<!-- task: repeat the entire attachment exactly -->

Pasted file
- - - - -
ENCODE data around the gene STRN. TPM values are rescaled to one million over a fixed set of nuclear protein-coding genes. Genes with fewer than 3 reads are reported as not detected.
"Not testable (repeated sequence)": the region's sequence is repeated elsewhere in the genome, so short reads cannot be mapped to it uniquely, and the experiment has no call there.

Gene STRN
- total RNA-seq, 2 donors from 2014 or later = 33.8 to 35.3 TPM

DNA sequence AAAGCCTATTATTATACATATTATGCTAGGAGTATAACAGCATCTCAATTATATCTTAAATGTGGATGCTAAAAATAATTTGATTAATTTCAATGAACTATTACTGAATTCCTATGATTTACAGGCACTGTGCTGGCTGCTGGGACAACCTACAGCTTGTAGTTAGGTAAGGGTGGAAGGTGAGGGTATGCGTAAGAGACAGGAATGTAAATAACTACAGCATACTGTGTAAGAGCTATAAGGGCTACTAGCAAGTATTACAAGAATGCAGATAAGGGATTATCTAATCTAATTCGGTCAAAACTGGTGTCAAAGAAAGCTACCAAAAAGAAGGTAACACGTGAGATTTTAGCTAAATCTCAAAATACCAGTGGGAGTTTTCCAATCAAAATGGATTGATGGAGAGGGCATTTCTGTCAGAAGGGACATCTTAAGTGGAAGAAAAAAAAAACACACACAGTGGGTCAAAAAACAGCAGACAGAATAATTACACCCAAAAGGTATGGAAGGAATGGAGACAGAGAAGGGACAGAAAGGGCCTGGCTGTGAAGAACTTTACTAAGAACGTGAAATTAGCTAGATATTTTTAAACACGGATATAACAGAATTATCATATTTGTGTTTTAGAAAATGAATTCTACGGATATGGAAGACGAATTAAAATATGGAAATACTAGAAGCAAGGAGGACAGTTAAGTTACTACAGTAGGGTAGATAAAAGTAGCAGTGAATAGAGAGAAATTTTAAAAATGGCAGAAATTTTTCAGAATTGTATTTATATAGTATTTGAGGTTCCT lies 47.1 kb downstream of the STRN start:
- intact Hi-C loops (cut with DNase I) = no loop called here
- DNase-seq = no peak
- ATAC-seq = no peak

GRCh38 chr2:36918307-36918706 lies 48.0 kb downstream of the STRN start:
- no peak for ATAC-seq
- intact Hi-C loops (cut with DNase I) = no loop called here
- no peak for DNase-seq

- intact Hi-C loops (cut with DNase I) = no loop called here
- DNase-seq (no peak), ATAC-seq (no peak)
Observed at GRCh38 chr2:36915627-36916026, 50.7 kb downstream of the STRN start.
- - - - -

ENCODE data around the gene STRN. TPM values are rescaled to one million over a fixed set of nuclear protein-coding genes. Genes with fewer than 3 reads are reported as not detected.
"Not testable (repeated sequence)": the region's sequence is repeated elsewhere in the genome, so short reads cannot be mapped to it uniquely, and the experiment has no call there.

Gene STRN
- total RNA-seq, 2 donors from 2014 or later = 33.8 to 35.3 TPM

DNA sequence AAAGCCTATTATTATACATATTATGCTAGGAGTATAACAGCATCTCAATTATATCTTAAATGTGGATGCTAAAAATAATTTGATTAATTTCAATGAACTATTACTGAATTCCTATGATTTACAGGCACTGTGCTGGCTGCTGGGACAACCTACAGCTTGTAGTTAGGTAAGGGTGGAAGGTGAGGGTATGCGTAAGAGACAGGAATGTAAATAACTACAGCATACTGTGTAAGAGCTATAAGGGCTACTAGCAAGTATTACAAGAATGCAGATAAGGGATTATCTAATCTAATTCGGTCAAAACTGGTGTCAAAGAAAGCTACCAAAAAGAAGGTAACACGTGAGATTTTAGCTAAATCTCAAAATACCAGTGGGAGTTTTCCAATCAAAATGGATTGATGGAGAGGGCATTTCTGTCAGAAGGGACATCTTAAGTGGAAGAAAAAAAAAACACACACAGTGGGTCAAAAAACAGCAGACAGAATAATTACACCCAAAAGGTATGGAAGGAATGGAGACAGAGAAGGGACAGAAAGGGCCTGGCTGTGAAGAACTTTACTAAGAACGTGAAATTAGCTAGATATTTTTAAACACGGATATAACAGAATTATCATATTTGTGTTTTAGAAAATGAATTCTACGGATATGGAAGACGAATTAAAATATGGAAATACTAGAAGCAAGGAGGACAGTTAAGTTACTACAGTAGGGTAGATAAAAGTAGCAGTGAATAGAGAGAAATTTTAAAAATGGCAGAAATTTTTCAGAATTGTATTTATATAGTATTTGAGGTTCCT lies 47.1 kb downstream of the STRN start:
- intact Hi-C loops (cut with DNase I) = no loop called here
- DNase-seq = no peak
- ATAC-seq = no peak

GRCh38 chr2:36918307-36918706 lies 48.0 kb downstream of the STRN start:
- no peak for ATAC-seq
- intact Hi-C loops (cut with DNase I) = no loop called here
- no peak for DNase-seq

- intact Hi-C loops (cut with DNase I) = no loop called here
- DNase-seq (no peak), ATAC-seq (no peak)
Observed at GRCh38 chr2:36915627-36916026, 50.7 kb downstream of the STRN start.